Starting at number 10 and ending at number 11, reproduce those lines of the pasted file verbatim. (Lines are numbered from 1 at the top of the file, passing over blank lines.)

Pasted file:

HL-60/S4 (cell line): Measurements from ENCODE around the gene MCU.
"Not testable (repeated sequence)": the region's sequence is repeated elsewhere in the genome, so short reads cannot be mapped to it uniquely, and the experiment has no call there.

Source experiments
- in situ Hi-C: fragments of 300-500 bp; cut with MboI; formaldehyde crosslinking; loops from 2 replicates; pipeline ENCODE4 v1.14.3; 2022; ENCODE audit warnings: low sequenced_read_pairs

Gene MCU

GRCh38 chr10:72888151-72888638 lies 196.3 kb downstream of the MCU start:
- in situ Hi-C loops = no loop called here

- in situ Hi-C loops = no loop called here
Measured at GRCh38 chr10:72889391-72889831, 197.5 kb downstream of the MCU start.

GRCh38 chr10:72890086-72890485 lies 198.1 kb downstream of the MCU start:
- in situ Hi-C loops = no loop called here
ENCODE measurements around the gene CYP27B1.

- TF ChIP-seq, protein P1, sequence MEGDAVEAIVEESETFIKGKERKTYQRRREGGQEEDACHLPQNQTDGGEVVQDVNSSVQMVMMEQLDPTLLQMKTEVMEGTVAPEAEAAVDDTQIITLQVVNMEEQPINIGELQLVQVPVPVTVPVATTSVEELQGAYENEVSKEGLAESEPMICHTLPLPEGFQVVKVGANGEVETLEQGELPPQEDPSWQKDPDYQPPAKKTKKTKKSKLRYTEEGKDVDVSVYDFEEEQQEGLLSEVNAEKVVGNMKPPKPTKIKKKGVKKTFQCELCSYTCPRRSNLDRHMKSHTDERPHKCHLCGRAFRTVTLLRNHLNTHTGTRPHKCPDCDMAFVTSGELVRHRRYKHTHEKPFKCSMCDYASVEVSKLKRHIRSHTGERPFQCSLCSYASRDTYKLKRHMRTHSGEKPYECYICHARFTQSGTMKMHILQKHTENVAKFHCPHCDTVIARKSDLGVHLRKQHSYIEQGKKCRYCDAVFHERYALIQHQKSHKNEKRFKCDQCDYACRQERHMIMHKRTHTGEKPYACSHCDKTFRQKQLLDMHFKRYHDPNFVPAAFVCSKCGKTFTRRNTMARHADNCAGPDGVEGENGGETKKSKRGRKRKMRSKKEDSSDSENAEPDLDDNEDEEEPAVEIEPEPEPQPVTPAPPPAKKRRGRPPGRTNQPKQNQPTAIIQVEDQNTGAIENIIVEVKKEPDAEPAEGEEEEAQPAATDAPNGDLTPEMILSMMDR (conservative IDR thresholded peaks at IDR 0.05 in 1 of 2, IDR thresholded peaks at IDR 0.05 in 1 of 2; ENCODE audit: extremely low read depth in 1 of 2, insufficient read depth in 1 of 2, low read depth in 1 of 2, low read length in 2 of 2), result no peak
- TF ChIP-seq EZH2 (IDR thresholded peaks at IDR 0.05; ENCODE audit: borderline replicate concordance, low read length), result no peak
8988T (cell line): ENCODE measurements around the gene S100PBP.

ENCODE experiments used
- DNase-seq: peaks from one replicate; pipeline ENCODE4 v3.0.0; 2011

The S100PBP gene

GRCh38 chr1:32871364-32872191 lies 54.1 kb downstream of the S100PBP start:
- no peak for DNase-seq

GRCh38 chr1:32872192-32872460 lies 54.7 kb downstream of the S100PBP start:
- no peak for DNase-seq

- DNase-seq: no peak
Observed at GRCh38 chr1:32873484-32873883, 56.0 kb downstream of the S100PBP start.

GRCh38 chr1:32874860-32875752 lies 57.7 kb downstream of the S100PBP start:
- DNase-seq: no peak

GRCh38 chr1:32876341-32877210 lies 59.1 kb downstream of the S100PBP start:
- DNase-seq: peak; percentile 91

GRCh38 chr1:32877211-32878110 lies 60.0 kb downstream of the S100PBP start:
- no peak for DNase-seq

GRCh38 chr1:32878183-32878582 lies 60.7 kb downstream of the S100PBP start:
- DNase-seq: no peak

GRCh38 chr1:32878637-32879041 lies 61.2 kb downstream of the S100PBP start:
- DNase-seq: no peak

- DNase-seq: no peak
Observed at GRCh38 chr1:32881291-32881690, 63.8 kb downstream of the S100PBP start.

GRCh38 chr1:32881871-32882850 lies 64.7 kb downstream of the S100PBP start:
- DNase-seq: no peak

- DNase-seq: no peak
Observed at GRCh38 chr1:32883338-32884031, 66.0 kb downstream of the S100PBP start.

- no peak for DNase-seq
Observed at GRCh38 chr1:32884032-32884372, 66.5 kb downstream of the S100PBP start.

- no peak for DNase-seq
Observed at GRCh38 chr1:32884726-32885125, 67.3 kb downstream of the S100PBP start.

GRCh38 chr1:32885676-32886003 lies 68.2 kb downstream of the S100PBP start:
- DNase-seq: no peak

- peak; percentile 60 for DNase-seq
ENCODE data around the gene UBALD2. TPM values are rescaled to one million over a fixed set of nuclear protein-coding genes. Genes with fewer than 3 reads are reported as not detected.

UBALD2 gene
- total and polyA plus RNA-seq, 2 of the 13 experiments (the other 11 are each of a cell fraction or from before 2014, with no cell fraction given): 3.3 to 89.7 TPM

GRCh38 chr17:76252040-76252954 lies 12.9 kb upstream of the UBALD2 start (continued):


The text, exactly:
GRCh38 chr10:72890086-72890485 lies 198.1 kb downstream of the MCU start:
- in situ Hi-C loops = no loop called here